From: Stuart Armstrong (email@example.com)
Date: Wed Apr 09 2008 - 03:48:38 MDT
> But my point was, at least teleportation where the original is
> instantaneously destroyed should be uncontroversial, being more or
> less equivalent to walking. Strange things happen when we grapple with
> weird duplication scenarios using brains that have evolved to believe
> absolutely that there can only ever be one copy of us travelling
> forward through time.
Expecting anything to be "uncontroversial" is very optimistic :-)
A whole raft of things are banned not because they are morally wrong,
but because they are very similar to things that are wrong, or could
lead to such things (cloning, Euthenasia, pyramid schemes, etc...)
The teleportation debate could play out both ways; if the governments
and enough private entities start using destructive teleportation (DT)
before any law comes out against them, then DT will be entrenched,
economically necessary, and will be regulated but never banned.
Especially once enough people have used it themselves.
If the initial technology is difficult and expensive to use, if some
mistakes are made (eg: the original not immediately killed), if scare
stories come out to the press before DT comes into common use - then
it will be banned.
A crucial aspect of public acceptance will be, I believe, whether the
copying process must inevitably destroy the original. If that's the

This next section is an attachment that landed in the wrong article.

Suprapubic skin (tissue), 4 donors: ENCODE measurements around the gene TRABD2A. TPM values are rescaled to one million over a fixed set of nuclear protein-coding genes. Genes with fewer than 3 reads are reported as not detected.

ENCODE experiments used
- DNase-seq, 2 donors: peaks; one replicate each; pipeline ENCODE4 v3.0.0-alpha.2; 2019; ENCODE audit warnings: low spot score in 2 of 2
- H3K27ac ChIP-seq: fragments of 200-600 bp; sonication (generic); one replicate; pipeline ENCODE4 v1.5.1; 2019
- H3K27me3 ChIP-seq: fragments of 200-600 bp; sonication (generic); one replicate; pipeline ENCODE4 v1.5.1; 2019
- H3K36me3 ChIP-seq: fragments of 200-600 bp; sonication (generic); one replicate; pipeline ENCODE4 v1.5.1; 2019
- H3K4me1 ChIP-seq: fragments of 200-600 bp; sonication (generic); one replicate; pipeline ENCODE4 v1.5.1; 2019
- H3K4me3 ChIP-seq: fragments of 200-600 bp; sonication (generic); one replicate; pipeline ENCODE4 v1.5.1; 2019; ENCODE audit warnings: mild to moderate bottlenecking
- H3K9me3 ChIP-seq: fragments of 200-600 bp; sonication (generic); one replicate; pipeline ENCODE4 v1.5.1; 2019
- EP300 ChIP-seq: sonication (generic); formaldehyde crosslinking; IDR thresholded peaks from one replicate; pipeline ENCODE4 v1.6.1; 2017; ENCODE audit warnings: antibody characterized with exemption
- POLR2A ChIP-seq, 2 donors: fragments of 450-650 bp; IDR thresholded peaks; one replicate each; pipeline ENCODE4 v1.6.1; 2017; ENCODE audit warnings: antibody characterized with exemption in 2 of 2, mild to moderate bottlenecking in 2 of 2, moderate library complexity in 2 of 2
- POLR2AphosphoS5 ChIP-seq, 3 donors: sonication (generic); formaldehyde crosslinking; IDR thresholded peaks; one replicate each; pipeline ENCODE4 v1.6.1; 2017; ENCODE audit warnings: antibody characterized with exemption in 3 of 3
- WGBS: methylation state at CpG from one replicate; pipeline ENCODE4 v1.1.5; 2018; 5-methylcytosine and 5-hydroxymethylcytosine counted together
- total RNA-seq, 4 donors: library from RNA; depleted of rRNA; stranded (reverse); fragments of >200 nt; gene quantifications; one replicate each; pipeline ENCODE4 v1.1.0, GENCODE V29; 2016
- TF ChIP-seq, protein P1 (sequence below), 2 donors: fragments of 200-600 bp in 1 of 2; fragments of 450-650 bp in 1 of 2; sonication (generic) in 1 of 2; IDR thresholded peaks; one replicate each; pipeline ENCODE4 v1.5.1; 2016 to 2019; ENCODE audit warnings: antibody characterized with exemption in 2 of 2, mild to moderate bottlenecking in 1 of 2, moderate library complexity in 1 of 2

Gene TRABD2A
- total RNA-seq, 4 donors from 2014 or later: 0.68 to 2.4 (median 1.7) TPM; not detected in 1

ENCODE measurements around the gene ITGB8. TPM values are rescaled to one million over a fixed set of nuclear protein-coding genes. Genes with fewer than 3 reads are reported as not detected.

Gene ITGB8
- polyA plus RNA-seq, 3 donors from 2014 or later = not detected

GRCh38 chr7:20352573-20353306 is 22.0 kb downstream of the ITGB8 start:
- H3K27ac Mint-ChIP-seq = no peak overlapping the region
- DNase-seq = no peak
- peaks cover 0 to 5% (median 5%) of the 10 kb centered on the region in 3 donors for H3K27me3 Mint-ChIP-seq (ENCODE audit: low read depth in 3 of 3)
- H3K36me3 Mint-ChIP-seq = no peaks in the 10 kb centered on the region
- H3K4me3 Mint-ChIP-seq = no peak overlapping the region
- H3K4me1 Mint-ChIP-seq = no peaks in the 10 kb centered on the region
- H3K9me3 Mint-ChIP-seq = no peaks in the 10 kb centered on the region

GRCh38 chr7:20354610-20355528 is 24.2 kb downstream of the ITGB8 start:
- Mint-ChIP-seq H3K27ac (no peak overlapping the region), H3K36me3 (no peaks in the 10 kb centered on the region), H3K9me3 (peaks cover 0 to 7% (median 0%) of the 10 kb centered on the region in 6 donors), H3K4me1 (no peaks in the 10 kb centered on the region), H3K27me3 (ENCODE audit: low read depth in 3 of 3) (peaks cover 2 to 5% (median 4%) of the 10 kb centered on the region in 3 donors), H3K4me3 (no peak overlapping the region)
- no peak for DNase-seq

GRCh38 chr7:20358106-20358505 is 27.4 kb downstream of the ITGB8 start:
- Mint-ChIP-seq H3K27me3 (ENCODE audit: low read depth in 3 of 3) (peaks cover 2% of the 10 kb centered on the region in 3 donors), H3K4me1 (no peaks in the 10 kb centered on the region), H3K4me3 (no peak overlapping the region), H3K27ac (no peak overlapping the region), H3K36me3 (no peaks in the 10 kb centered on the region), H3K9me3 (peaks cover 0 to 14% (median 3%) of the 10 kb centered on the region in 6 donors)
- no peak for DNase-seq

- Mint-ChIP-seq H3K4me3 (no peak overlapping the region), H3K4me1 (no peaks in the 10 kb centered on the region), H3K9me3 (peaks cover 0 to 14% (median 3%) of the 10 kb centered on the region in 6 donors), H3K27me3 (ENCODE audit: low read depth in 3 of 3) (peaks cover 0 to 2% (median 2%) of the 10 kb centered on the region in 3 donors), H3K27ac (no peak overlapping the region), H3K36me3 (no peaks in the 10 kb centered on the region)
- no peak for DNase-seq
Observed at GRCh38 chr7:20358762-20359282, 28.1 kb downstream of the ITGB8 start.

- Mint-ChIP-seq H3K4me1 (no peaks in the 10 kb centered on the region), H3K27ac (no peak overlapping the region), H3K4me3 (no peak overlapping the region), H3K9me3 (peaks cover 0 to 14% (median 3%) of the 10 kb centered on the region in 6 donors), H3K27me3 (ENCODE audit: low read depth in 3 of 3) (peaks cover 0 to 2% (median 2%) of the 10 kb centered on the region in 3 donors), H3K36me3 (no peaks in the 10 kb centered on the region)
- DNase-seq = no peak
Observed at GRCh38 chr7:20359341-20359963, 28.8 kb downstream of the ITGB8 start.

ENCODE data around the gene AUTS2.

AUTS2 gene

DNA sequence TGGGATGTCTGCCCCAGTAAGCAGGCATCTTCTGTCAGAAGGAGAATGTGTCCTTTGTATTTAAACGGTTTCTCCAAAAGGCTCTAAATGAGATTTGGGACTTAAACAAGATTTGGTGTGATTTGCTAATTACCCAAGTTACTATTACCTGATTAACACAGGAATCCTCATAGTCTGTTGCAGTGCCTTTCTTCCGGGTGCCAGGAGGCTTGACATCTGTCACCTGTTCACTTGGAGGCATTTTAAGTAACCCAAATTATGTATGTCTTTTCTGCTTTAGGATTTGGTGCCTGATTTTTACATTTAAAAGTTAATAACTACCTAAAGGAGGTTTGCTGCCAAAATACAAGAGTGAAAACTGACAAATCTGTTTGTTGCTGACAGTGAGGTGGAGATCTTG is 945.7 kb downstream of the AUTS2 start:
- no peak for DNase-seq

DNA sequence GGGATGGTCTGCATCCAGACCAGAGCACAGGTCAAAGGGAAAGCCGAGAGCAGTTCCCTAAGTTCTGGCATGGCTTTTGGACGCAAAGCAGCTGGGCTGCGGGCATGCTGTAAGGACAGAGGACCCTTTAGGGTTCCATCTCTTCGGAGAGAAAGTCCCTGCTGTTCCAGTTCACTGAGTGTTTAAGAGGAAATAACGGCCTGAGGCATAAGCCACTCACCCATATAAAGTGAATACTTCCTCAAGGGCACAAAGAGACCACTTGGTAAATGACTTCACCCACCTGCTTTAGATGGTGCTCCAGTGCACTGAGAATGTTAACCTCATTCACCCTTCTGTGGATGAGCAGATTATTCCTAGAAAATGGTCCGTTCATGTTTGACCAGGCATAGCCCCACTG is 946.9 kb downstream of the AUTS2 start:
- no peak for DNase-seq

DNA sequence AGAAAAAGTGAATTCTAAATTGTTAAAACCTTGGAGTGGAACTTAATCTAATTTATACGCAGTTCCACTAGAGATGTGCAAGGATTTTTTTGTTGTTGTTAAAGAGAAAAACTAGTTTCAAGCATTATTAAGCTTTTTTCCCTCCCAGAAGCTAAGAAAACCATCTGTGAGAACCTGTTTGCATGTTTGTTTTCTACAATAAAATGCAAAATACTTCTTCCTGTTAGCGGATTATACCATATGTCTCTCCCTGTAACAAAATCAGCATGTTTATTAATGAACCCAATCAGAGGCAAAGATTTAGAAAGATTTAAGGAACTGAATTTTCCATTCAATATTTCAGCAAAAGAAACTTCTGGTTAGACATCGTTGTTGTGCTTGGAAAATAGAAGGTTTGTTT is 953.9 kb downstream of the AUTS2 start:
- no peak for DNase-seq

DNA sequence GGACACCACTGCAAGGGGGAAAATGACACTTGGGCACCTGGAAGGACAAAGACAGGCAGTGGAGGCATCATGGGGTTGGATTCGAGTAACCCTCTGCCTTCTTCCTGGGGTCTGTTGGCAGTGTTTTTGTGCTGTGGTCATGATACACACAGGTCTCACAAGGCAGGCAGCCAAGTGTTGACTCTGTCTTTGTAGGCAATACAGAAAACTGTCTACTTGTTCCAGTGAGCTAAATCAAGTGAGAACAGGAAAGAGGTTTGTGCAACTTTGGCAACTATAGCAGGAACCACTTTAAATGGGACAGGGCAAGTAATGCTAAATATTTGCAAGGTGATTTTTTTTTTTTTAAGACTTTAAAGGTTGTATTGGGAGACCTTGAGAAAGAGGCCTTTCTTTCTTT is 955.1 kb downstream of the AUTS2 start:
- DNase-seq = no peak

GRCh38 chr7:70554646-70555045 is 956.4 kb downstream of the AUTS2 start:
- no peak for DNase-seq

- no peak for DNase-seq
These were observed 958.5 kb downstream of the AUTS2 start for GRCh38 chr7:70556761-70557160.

case, acceptance will be easier.
Curiously, after reading all these posts, I'm moving more towards the
"ban destructive teleportation" side :-) The reason is simple:
murdering someone who knows they are about to be murdered and doesn't
want to be is very high on my list of ethically monsterous actions.
Destructive teleportation, in principle, is equivalent to walking up
from a chair. In practice, it is very close to the above murder - just
one error away.
Since legal decisions are not little bottles on isolated shelves, I
feel very uncomfortable with an action that is legal and fine
"provided the subject does not wake up" but is illegal if he does.
Seeing what actions the brain does even when asleep, talk about legal
(nb: torture is not a legal problem for teleportation or even memory
erasure, I believe. Rather simple legal procedures can be installed to
deal with that).
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